that the plans hitherto proposed for nuity of fifty pounds at the end of seven the benefit of those who shall attain the years. age of fifty years or upwards, are calcu- is easily conceived, for example, that lated greatly in their favour who enter when a person of fifty or fixty years of about the middle age of life, and are age fall become a member, an annuity highly disadvantageous to those wko en- for such an advanced life, at the end of ter at an earlier or more advanced period : feven years, is infinitely more pleasing in in all the focieties of that kind hitherto prospect, than the same annuity ať so existing, if any one enters a member at diftant a period as that of then years : fixty, or even seventy years of age, he and on the other hand, a life so young as must continue so ten years before he be- thirty-four or thirty-five, must be much comes entitled to receive any aunuity ; better pleaseil with the expectation of and a person of ovly forty becomes like- fucceeding to a comfortable provision at wife entitled at the end of ten years : we forty-seven than at fifty. flatter ourselves therefore that our plan is To descend to particulars is unnecessaupon a more equitable footing for aged ry. The nature of the plan is so very stembers; and also more worthy the at- obvious to those who peruse the tables, tention of younger members than any yet that we cannot entertain a fingle doubt extant. It will appear by the proposals but every man of candour will pronounce annexed, that every one who enters un, it the most eligible that has yet appeared; der forty years of age, becomes entitled and we have the fatisfaction of knowing, to his annuity of thirty pounds at the age that when we become cntitled to the anof forty-seven, and fifty pounds per an- nuity, there will be a very ample fund to num at the age of fifty, and every person pay it with. who becomes a member between the ages N. B. This Society has only, had one of forty and fifty years, will be entitled to meeting to admit members, when, I am an annuity of thirty pounds a year at the informed the two first tables were entirely end of seven years, and fifiy pounds at filled. Their next meeting, is on Mon. the end of ten years, from his entrance; day the 4th of February. and any one who enters at, or aficr, the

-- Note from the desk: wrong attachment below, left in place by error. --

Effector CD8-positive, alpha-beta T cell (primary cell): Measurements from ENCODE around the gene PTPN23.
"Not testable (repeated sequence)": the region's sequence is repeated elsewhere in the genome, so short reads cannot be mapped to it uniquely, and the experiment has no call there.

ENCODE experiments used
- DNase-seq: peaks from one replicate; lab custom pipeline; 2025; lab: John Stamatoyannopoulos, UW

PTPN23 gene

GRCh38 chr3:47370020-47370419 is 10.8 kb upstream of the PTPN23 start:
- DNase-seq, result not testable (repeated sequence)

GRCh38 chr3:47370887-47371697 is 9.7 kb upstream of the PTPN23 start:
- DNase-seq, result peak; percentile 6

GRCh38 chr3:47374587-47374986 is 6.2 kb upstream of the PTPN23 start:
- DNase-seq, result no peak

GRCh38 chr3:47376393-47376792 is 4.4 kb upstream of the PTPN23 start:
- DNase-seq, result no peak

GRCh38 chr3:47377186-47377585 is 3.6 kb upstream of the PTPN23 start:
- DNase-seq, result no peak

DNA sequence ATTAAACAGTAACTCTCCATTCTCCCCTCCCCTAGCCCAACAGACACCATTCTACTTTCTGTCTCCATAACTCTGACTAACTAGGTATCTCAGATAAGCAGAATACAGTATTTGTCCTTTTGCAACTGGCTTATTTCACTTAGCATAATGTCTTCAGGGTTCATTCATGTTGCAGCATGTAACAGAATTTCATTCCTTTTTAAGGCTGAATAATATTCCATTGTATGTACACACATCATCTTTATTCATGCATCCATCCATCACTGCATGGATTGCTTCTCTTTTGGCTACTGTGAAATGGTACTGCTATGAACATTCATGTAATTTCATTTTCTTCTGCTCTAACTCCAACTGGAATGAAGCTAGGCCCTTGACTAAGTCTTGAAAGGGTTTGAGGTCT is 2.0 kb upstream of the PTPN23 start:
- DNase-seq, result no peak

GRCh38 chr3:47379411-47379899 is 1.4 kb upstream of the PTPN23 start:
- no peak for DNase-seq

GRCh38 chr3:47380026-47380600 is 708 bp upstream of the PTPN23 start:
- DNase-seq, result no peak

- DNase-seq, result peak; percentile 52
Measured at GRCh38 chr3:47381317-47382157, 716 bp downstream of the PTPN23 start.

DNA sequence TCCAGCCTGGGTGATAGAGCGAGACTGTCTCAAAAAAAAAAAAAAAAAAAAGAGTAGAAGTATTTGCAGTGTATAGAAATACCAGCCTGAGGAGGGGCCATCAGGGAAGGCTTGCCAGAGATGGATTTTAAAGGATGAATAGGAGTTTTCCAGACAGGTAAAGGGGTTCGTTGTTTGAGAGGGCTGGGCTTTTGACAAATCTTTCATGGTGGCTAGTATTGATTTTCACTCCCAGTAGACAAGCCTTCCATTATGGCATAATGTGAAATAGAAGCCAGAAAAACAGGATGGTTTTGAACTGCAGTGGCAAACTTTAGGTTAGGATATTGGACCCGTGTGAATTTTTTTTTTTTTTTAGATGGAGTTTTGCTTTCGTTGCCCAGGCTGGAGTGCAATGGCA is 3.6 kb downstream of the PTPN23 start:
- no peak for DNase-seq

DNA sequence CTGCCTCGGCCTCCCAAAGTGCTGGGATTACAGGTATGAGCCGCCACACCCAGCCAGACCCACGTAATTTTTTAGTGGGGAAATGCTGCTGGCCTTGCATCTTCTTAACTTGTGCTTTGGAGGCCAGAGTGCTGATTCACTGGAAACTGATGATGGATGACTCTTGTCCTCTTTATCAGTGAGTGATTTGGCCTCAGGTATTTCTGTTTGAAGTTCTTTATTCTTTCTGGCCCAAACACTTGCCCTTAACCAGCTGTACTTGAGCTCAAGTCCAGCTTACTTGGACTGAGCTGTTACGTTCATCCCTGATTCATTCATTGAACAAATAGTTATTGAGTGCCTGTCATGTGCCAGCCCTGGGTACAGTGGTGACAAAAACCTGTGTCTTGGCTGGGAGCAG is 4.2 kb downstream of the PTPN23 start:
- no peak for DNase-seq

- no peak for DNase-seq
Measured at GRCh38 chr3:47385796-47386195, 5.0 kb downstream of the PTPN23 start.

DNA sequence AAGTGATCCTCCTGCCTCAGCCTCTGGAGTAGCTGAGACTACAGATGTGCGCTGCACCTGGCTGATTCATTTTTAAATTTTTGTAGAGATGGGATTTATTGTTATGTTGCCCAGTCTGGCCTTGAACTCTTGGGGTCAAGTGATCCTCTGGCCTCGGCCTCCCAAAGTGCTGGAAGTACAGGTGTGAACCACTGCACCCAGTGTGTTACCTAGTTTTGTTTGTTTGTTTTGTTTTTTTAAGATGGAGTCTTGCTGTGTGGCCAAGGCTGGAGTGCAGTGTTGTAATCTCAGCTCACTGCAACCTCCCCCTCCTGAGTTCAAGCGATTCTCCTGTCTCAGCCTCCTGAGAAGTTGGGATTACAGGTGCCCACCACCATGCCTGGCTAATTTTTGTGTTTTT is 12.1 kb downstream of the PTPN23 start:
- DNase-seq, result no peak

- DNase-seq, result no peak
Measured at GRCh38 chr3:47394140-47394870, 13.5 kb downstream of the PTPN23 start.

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Tables for the admitting Members into the Anxuitant Society,

TABLE the First, for the ADMISSION TABLE the Third, until our Number) of MEMBERS.

is Three Hundred.

Quarterly Quarterly QuarterlyllQuarterly Quarterly Quarterly

Payments Payments < Payments Payments Payments Payments

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TABLE the Second, until our Number TABLE the Fourth, until our Number is Two Hundred.

ic Four Hundred. Quarterly Quarterly Quarterly Quarterly bo Quarterly Quarterly Payments Payments Payments Payments Payments Payments

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16.

Tables for the admitting Members into the Annuitant Society.

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TABLE the Fifth, until our Number is $858 g Number of

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TAB L E for ADMISSION FIN E S.

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Any Person may be admitted on

the Terms of the First TABLE, until our Number shall be One Hundred; on the Terms of the Second Table, until our Number shall be Two Hundred; and so on, by the other TABLES, till our Number shall be Five Hundred; and afterwards by such - Tables as the MEMBERS shall agree to offer to the Public.

The above Tables sufficiently point out the Advantage of becoming early a Member of this Society as there is a gradual Advance both on the Admission Fine, and the Quarterly Payment, at the close of every Hundred Members.